On the safety front, employers should consider building upon their workplace safety and injury prevention programs. This might include safety culture initiatives in partnership with a loss control team, who can provide additional education and training for workers, risk assessments, site visits (remote or in-person), data analysis, risk control consulting services, root cause analyses or injury cost analyses. Another major area of focus, especially as additional requirements related to the coronavirus, workplace exposure and reporting remain a concern, would be investment in OSHA/regulatory compliance and training initiatives.

Today’s risk manager is very different than in the past – the scope of the role is broad, covering not just traditional casualty risks of workers’ compensation and general liability, but also property, cyber, misconduct, civil unrest and more diverse risks. For public entities already in a pool, opportunities may exist within the program to support broader risk coverage; it’s worth looking into options for add-on initiatives and enhancements with each sponsoring organization.

2. Return to work support

When it comes to claims management, employers are advised to review their existing claims procedures. They will want to ensure injured workers are guided through the claims process, provided access to appropriate medical care, and are taking steps to optimize return to work. Employers may also want to look at expanding their claims and managed care teams to include experienced nurse case managers, case specialists, behavioral health experts and claims specialists who can work directly with injured workers during their recovery journey.

3. Technology enhancements

Technology enhancements can elevate virtually any risk management program. This includes increasing security against potential cyber attacks, providing real-time information to injured workers, or looking at data patterns to guide future decisions. Technology should be seamless and support the entire program. For public entities participating in a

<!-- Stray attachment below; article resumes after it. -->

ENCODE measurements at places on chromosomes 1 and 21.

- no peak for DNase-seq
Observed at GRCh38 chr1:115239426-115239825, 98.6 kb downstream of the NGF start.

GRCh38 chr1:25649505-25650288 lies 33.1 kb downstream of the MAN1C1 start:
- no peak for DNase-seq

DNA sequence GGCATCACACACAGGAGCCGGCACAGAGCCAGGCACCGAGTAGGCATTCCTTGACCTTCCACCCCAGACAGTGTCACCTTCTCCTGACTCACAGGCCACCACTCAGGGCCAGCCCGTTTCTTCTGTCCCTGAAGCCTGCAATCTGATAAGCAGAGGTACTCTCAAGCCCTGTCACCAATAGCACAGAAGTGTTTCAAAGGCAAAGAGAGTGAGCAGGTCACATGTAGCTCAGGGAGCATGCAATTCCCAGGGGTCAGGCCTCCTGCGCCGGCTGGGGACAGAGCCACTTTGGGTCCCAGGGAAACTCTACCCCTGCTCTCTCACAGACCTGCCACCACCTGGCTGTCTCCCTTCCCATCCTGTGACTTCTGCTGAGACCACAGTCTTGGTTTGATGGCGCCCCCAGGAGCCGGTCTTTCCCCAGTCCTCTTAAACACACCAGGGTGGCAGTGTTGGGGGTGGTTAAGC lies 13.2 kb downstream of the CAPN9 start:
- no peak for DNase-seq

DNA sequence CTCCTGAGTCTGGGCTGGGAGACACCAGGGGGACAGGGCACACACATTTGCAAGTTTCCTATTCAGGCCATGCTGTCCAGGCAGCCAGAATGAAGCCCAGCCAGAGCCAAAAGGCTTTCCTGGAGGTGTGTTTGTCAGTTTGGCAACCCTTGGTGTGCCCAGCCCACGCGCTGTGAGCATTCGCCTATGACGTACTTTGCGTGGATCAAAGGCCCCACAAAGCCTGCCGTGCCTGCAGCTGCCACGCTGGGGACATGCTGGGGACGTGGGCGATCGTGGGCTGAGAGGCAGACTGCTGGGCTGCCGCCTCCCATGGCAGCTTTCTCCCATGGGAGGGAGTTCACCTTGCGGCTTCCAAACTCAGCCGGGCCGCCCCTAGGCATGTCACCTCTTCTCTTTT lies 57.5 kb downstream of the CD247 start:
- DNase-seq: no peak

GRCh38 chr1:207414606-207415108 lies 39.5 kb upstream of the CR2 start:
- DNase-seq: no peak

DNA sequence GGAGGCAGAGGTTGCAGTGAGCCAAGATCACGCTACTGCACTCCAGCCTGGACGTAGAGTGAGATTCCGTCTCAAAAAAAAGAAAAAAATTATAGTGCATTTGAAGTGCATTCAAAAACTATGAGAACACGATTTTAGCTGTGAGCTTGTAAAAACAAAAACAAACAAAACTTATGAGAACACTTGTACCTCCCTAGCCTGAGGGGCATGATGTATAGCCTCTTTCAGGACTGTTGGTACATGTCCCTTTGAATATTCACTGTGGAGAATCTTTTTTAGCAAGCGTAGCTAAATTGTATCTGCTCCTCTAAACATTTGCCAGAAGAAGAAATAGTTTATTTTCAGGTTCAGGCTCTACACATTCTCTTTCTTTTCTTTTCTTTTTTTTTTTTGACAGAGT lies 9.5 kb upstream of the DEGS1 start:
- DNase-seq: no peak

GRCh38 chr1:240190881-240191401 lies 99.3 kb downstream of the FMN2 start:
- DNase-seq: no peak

4. COVID-19 “back to business” tools

In today’s COVID-19 environment, back to business measures to ensure worker and public safety are of utmost importance. Public entities and private employers alike are seeking assistance to get their organizations up and running again as quickly and safely as possible once COVID-19 restrictions are relaxed. For the reopen phase, consider such measures as pre-opening site inspections, industrial hygiene and disinfection, facility safety and cleaning, ergonomic evaluation and workplace social distancing, and preparedness assessment.

As organizations return employees to worksites, funds could be used to support temperature screening and health checks, fit for work programs, clinical consultation, surgery preparedness initiatives, and testing and healthy return to work solutions. In support of a surely ongoing COVID-19 recovery phase, employers can benefit from exposure investigation support, unemployment claims management and tax services, and absence management solutions.

For Ohio employers, the dividend checks are in the mail. Now is the time to objectively survey your risk management program, evaluate existing program partnerships, and reinvest in those areas that will give your organization the greatest future return. Be safe and stay well.

At Sedgwick, we understand the unique Ohio environment, the complex needs of public entities, as well as the resources required to support your broader safety and risk program. Let us know how we can help.

Tags: back to business, Casualty, coronavirus, COVID-19, employers, Liability, loss control, MCO, Ohio, Ohio Bureau of Workers' Compensation, Return to work, Risk control, Risk management, Safety, Sedgwick MCO, Technology, trending themes